I haven't gotten pregnant again, but I did ask about exercise as part of a discussion on managing a future pregnancy. My doctor said that she would tell me to continue doing whatever I was doing before pregnancy as long as it was comfortable. She told me not to over do it and to keep my heart rate under a pretty low limit compared to my age calculated maximum. She generally advises against starting new types of exercise during pregnancy or increasing intensity. My doctor did not put any restrictions on my non-pregnant activity and ordered me to get moving again when I had trouble losing the weight.
I exercised during my last pregnancy, and I noticed some pretty firm limits on what I could do. I was able to walk, swim, do pilates and prenatal yoga for most of it. During my second trimester, I biked and cross country skied a bit. I started having serious trouble with aerobic exercise after about 25 weeks, and I dialed it back pretty dramatically after that. Light exercise made me feel better and reduced my swelling when I could manage it.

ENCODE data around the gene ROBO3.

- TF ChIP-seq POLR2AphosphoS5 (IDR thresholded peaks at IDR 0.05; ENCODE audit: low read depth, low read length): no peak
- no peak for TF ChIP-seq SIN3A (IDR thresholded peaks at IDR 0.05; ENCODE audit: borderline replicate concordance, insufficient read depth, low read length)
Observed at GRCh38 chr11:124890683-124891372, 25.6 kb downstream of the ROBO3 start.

The research on exercise and preeclampsia is inconclusive. While exercise has long-term cardiovascular benefits, it does not seem to offer any short term benefits during pregnancy. Several years ago, a British study found that really intense exercise in the first trimester increased the risk of severe PE. http://latimesblogs.latimes.com/booster ... nd-pr.html
I could not find any other studies that supported that result. A more recent study found that exercise reduces the risk factors for PE.http://scopeblog.stanford.edu/2011/10/1 ... eclampsia/
It seems that most doctors consider exercise as one of those things that probably doesn't hurt and probably doesn't help much. I think it really depends on how you respond to exercise (feel better or feel worse?) and what your doctor thinks about your particular situation.